Some people have jobs the rest of us only dream about.
Erik Varszegi, 48, is a Lego Master Builder, someone who designs and builds retail sets or the giant models the Lego Group creates for display around the world.
The Danish toy maker employs only a few dozen such specialists around the globe. On the rare occasions when one of the highly coveted position opens up, candidates are put through a battery of hands-on challenges, like building a round object using Lego bricks.
Varszegi has been a Lego builder since May 1995, and specializes in large-scale, one-of-a-kind models. His projects include the largest Lego model ever made, a 5 million-brick Star Wars X-Wing fighter unveiled in 2013. Quartz caught up with Varszegi to learn some inside tips on having a job that’s the dream of every kid (and a lot of parents too).
You don’t have to be a Lego fanatic as a child to become a grown-up pro.
Growing up in Connecticut, Lego “wasn’t my everyday, go-to toy,” Varszegi said. Artistically inclined from an early age, he spent his childhood drawing and devouring comic books before studying sculpture and design at Manchester Community College in Manchester, Connecticut.
He was managing a record and video store when his wife spotted an ad in the local newspaper for an entry-level model builder position at the Lego offices in nearby Enfield. He didn’t get the job the first time he applied, but the company called back for a new opening a year later.
He spent his first summer on the job assembling hundreds of copies of a castle set for display at Toys-R-Us stores. “Probably to this day, 21 years later, if you put that pile of bricks in front of me I could recreate it without the instructions,” he said with a laugh. Four or five years later, he was promoted to model designer.
That Lego Frozen castle or AT-AT Walker on display at your local Target was probably built in the Czech Republic.
Today, Lego has three design campuses with different functions. Boxed kits are designed and manufactured at global headquarters in Billund, Denmark. A sprawling campus in Kladno, Czech Republic mass-produces finished models for display in retail stores. Varszegi works at US headquarters in Enfield, where large-scale Lego sculptures for trade shows and other projects are designed and built.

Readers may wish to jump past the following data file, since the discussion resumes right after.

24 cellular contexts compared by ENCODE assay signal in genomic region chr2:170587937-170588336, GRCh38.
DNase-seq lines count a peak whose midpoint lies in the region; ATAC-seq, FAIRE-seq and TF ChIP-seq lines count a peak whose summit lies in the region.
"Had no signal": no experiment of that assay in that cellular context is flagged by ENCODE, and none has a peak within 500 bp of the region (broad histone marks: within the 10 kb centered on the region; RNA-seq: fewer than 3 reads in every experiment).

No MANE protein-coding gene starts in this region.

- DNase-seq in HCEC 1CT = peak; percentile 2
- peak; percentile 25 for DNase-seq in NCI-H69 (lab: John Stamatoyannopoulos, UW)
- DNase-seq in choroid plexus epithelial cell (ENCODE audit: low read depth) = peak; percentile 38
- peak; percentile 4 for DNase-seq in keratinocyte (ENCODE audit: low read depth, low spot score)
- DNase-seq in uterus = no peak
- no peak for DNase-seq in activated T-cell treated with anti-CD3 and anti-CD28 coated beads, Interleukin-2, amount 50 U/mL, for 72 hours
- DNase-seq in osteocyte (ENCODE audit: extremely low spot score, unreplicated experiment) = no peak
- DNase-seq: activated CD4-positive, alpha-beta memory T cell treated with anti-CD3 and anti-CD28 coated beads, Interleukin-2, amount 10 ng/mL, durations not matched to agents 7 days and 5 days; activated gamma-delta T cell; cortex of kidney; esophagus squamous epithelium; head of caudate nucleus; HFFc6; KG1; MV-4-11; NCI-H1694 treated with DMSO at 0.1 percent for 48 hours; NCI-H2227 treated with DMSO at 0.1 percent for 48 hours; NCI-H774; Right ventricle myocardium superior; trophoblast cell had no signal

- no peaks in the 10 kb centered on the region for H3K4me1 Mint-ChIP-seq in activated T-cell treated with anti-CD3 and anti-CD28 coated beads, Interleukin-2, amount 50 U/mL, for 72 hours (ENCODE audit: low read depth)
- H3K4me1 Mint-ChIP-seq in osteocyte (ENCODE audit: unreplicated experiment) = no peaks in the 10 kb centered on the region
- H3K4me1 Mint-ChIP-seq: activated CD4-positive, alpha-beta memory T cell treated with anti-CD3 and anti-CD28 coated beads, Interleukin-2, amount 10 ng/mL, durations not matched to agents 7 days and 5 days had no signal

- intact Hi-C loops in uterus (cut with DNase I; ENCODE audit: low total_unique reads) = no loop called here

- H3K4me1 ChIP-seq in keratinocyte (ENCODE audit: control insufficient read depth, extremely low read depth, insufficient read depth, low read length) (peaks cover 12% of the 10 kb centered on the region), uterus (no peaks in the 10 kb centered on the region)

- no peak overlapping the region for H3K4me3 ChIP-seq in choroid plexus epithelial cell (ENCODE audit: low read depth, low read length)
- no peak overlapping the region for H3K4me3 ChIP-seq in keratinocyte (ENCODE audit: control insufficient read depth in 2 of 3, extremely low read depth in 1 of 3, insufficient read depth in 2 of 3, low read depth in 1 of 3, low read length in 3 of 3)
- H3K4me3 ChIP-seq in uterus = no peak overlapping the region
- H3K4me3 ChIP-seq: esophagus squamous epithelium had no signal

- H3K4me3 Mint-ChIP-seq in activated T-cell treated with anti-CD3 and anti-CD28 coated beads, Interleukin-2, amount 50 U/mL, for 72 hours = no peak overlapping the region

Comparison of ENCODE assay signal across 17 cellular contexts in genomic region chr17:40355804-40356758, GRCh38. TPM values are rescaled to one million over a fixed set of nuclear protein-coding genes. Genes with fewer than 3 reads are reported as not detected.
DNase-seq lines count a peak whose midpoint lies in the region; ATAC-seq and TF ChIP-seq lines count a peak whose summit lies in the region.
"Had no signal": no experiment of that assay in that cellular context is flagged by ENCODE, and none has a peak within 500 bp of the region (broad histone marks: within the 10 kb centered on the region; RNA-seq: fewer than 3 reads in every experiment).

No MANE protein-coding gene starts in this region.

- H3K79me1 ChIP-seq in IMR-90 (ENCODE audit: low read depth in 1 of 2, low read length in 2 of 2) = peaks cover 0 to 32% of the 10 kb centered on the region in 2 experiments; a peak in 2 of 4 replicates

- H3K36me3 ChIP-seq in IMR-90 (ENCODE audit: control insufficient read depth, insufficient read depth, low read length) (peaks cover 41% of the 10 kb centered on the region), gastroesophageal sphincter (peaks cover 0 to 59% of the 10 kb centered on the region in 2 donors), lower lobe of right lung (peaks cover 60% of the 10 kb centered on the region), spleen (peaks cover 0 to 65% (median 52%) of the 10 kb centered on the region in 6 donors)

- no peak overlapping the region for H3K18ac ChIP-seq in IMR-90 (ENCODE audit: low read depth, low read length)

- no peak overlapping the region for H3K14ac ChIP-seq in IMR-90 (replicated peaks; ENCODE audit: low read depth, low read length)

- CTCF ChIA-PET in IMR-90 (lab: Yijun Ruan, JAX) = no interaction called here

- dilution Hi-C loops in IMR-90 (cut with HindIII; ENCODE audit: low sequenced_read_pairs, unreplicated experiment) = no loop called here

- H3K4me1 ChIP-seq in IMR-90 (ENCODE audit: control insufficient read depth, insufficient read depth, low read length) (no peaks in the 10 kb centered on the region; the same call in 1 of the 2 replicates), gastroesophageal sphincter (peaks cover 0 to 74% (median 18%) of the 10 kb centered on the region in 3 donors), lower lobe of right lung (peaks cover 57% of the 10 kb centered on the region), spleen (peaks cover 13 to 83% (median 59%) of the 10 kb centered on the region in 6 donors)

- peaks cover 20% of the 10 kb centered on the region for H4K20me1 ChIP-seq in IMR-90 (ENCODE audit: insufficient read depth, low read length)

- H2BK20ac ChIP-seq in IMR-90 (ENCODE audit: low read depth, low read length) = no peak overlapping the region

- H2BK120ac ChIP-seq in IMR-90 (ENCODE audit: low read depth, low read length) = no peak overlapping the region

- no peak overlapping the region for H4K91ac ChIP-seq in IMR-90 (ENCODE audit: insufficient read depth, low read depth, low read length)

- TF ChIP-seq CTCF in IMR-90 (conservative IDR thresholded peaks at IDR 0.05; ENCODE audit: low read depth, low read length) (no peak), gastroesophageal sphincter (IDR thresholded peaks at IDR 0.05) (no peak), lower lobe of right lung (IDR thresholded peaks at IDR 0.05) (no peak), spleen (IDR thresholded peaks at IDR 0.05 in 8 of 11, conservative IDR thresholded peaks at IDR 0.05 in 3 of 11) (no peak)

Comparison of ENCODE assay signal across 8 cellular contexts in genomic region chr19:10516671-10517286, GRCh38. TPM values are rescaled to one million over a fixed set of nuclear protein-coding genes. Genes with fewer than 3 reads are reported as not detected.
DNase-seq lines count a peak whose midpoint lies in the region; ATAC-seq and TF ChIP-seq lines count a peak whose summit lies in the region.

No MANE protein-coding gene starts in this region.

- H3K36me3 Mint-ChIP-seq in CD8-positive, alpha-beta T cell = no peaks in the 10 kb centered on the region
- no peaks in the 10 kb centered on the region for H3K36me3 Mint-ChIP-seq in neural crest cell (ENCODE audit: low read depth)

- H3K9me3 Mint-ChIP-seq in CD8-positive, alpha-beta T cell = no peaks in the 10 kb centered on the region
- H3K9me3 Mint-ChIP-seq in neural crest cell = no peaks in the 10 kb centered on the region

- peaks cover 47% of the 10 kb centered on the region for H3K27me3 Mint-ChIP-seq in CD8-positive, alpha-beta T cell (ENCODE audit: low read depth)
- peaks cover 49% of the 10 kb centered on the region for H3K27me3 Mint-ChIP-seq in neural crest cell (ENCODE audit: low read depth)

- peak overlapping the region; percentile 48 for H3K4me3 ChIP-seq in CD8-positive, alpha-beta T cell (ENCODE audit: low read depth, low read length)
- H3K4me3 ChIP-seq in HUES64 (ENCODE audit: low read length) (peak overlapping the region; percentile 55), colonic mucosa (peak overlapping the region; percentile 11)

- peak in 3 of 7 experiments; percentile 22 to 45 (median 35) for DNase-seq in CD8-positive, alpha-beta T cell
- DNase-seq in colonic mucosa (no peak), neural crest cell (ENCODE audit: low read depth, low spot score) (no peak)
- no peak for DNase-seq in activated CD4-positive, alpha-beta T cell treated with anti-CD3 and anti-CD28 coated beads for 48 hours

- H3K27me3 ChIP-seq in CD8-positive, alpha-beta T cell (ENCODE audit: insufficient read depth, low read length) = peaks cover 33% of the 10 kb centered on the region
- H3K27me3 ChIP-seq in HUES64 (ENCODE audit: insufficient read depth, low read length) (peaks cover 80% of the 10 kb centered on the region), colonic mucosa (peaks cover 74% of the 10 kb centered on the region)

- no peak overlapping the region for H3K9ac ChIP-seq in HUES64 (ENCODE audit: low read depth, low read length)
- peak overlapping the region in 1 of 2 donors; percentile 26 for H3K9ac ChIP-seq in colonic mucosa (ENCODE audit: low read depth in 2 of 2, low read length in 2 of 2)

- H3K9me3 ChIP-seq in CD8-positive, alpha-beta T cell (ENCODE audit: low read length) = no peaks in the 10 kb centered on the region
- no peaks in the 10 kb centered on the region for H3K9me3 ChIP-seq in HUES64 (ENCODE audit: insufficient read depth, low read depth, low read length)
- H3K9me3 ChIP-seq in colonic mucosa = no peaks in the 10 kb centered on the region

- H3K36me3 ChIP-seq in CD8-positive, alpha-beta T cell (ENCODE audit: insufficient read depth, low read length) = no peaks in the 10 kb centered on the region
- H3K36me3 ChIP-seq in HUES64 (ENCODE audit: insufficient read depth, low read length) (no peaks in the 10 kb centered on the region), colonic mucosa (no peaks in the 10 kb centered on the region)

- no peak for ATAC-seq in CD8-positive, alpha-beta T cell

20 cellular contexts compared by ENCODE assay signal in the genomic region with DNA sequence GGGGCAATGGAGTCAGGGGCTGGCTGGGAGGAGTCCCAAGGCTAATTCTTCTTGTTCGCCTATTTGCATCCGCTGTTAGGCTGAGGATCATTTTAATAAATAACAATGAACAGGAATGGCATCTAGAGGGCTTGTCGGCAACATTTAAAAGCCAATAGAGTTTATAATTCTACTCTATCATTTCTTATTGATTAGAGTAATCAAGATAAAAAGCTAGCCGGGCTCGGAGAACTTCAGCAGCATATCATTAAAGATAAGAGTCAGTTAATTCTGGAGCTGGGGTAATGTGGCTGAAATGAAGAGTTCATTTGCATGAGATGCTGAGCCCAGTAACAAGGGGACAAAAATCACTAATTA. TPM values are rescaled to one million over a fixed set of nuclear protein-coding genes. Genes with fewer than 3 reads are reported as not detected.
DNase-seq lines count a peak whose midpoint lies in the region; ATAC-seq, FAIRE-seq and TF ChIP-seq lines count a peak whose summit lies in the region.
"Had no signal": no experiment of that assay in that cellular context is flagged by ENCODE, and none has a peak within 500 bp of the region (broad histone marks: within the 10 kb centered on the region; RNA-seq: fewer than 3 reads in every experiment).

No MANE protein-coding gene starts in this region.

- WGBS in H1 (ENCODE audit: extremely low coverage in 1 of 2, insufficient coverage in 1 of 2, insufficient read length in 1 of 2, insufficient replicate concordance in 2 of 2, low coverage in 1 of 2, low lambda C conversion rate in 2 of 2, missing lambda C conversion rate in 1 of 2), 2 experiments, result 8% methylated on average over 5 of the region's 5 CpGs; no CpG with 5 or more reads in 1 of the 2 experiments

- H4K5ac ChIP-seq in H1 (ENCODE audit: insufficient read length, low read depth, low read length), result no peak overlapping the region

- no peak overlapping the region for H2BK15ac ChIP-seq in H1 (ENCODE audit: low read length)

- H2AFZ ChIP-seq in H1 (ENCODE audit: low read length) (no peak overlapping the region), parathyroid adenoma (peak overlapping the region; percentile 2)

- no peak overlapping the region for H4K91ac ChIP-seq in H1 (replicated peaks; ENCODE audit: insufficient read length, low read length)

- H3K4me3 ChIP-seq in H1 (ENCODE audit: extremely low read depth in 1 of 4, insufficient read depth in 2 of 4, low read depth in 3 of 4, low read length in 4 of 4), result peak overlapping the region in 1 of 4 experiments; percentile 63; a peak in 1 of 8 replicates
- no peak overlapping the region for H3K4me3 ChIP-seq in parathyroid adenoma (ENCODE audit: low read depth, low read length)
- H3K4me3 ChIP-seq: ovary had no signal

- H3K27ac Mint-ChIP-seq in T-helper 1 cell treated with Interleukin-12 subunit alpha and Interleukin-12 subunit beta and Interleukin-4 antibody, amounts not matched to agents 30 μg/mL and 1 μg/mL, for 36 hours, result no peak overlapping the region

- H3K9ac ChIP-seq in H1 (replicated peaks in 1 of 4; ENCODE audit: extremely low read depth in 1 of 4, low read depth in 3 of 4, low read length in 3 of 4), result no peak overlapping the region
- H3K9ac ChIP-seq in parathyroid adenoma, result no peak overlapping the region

A life-size Darth Vader isn’t built in a day.
It takes between 60 to 100 hours just to design the life-size sculptures Varszegi specializes in. Each one typically takes a two-person team another 100 to 350 hours to build.
Lego designers don’t use graph paper. They use brick paper.
In the early days, Varszegi sketched out all his ideas on the company’s specially designed paper graphed to the proportions of Lego bricks. Though most design work today is done on BrickBuilder, Lego’s proprietary design software, they still keep brick paper around: “Sometimes for a smaller project it might be quicker and faster to grab that paper and sketch it out.”
Math matters, but so does artistry.
“That’s something we always tell the kids: Math is important,” Varszegi said. Master builders must have a solid grasp of math and physics concepts like ratios, scaling, and load-bearing. They also need an artist’s creativity and aesthetic eye. “Everyone thinks master builders are engineers and architects,” Varszegi said. “We have people with those backgrounds in the shop, [but] I see Lego more as an art medium.”
Professional Lego builders also get annoyed when they run out of pieces they need.
“Running out of bricks is always a pain in the butt,” Varszegi said of the job’s few downsides. “We have a great warehouse of elements we keep in a back room, but occasionally we use up too much of one brick and have to wait for the next shipment to come in. That’s a pain.”
If you are a professional Lego builder, everyone asks about your job. Everybody.
“It’s always a topic of conversation whenever I’m meeting new people or reconnecting with classmates on Facebook. No one can believe such a job exists,” he said.
“Last summer I went to a family reunion. I hadn’t seen these people in years. Some knew what I did, but word got out to second and third cousins I’d never met in my life: Cousin Eric works at Lego! They were all aged about 6 to 12, and I got swamped by them. I was there just to eat my hamburger and catch up with people.”
But it’s a really, really tough gig to land.
“With the popularity of Lego these days, it is a pretty highly coveted position. I get kids from 6 to 18 saying, ‘I want to be a Lego Master Builder! How do I get your job?’ I really don’t have a good answer for them. There aren’t too many of us. Sadly, you probably have a better chance of being a pro basketball player just based on the sheer numbers,” Varszegi said.
“But we always keep an eye on good builders. Who knows what will happen?”